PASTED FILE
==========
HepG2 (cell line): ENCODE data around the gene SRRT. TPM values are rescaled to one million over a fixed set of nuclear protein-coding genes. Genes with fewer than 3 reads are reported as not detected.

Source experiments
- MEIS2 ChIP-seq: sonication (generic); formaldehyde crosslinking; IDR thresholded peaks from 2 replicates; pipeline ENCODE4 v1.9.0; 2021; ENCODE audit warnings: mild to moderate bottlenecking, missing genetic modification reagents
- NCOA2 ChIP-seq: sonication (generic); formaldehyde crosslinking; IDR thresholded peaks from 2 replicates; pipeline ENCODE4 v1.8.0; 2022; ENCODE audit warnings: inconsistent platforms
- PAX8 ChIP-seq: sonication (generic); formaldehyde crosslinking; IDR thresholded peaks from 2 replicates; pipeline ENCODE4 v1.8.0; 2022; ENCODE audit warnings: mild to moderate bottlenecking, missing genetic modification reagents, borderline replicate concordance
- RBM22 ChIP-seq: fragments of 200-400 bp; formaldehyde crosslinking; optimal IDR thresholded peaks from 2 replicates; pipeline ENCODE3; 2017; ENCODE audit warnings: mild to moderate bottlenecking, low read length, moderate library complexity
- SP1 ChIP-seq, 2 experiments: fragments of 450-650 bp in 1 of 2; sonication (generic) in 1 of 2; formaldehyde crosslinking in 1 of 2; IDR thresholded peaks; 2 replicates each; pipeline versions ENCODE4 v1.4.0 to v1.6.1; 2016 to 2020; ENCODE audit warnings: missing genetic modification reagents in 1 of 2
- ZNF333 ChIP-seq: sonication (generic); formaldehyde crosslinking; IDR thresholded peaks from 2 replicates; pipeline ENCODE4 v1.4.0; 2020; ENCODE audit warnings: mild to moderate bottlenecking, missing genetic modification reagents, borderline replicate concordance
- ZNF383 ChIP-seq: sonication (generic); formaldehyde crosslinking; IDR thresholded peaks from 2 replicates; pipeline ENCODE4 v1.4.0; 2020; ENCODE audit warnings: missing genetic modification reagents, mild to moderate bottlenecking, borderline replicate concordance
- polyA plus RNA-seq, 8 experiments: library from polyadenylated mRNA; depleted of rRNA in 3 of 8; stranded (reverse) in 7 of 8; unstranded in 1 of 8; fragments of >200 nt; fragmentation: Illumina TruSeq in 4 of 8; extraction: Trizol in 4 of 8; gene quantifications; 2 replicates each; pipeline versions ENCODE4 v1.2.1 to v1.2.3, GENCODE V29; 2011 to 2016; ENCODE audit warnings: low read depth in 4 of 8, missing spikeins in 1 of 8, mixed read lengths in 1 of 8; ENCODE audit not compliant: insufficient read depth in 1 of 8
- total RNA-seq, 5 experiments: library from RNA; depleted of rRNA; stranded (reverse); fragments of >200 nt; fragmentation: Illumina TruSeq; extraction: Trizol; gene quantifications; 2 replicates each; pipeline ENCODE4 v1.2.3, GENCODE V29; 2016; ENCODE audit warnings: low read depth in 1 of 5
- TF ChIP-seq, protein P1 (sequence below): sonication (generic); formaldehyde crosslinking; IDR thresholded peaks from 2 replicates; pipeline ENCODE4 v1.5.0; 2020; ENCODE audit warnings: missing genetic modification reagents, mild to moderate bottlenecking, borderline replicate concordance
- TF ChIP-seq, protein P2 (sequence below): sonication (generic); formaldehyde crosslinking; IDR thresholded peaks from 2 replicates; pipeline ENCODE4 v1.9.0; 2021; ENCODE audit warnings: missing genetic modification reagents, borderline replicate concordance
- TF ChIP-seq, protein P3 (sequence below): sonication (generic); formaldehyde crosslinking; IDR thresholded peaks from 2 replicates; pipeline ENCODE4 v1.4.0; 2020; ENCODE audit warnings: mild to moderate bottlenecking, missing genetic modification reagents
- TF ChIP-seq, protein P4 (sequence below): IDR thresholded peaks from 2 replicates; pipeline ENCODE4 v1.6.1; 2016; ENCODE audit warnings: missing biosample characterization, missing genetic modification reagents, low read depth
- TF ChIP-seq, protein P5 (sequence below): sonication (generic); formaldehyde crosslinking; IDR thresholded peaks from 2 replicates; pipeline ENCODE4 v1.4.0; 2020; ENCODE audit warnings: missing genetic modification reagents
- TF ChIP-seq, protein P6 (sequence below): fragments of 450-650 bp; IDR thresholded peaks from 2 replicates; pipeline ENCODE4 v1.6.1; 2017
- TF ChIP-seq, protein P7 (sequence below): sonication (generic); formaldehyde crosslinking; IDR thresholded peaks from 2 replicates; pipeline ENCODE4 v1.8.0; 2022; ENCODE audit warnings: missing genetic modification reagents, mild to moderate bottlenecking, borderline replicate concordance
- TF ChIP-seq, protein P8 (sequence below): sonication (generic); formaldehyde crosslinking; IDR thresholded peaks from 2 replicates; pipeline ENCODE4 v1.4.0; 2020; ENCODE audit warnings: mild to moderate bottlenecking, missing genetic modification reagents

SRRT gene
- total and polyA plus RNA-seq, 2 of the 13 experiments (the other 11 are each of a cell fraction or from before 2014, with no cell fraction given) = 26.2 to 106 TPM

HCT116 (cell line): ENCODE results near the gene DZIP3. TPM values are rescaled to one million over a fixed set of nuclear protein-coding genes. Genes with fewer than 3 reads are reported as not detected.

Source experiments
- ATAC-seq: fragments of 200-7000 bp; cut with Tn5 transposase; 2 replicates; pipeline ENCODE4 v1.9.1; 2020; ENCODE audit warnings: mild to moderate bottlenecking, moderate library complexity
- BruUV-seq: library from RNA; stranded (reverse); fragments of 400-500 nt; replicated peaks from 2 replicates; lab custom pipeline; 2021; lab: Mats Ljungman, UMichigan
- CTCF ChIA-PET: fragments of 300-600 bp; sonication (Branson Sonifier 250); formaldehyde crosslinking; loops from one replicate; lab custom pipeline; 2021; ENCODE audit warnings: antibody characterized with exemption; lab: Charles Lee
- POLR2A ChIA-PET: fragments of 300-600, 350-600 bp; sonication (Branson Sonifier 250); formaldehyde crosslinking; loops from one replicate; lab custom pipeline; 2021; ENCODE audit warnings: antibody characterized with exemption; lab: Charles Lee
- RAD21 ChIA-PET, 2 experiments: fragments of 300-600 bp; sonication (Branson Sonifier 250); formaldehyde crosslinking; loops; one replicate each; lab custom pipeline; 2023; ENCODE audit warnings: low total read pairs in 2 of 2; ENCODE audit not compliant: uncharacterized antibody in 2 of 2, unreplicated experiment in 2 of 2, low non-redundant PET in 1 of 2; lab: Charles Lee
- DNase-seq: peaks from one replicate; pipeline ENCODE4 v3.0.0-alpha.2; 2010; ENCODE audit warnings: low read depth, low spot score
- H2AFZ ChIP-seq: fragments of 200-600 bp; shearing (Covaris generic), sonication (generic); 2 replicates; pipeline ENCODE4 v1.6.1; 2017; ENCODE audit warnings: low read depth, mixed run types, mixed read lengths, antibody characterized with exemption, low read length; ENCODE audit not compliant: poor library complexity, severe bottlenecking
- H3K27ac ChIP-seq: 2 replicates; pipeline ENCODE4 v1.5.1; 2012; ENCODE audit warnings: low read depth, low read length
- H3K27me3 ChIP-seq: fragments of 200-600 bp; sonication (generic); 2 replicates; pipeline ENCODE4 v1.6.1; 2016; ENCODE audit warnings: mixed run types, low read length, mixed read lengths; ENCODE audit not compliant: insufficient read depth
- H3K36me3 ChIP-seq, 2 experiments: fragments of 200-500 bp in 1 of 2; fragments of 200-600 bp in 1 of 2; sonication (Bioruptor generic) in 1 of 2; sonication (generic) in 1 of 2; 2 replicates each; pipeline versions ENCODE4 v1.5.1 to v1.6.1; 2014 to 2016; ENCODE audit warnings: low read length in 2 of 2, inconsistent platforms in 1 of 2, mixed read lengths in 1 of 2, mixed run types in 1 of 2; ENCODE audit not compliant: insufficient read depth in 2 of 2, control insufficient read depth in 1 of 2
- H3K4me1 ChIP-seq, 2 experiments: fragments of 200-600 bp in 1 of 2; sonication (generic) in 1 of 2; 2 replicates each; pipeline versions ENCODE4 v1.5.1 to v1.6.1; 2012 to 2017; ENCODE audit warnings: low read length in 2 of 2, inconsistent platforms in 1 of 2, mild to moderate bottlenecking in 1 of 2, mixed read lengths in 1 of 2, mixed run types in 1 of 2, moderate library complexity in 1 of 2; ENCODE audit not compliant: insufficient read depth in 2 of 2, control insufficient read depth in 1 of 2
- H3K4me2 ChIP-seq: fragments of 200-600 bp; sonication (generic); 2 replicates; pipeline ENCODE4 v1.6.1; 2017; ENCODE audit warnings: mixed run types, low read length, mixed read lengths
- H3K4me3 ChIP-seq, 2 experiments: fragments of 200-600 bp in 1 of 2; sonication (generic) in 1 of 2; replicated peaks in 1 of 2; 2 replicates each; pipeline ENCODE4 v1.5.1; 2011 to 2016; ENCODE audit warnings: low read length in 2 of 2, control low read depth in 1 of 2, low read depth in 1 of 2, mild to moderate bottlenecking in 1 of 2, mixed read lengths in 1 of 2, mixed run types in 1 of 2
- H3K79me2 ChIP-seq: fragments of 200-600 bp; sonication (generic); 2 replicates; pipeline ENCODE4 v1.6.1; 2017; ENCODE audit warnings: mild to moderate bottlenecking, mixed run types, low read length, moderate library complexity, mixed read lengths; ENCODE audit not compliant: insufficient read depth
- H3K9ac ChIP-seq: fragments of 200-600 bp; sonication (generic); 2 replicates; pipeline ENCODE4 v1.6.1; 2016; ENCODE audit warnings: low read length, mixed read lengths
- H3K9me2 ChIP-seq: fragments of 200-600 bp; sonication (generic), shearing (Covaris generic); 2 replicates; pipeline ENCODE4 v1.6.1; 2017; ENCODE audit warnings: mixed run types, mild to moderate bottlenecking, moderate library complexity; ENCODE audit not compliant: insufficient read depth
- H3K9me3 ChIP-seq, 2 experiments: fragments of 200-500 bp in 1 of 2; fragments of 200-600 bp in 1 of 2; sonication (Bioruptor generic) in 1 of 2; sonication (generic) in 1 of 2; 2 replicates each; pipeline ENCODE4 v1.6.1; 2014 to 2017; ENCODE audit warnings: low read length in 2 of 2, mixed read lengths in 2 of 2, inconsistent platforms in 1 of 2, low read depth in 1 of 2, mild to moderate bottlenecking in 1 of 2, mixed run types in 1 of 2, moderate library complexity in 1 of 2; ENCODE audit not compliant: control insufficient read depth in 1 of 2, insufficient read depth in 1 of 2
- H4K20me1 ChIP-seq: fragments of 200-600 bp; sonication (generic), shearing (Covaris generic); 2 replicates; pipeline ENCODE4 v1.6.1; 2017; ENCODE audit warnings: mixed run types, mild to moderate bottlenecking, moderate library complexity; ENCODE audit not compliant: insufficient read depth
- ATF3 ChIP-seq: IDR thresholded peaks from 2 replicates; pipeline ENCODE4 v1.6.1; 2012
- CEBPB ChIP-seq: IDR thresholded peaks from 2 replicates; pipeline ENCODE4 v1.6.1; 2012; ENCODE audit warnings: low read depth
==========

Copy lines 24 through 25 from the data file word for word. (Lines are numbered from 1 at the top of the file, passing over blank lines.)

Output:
- ATAC-seq: fragments of 200-7000 bp; cut with Tn5 transposase; 2 replicates; pipeline ENCODE4 v1.9.1; 2020; ENCODE audit warnings: mild to moderate bottlenecking, moderate library complexity
- BruUV-seq: library from RNA; stranded (reverse); fragments of 400-500 nt; replicated peaks from 2 replicates; lab custom pipeline; 2021; lab: Mats Ljungman, UMichigan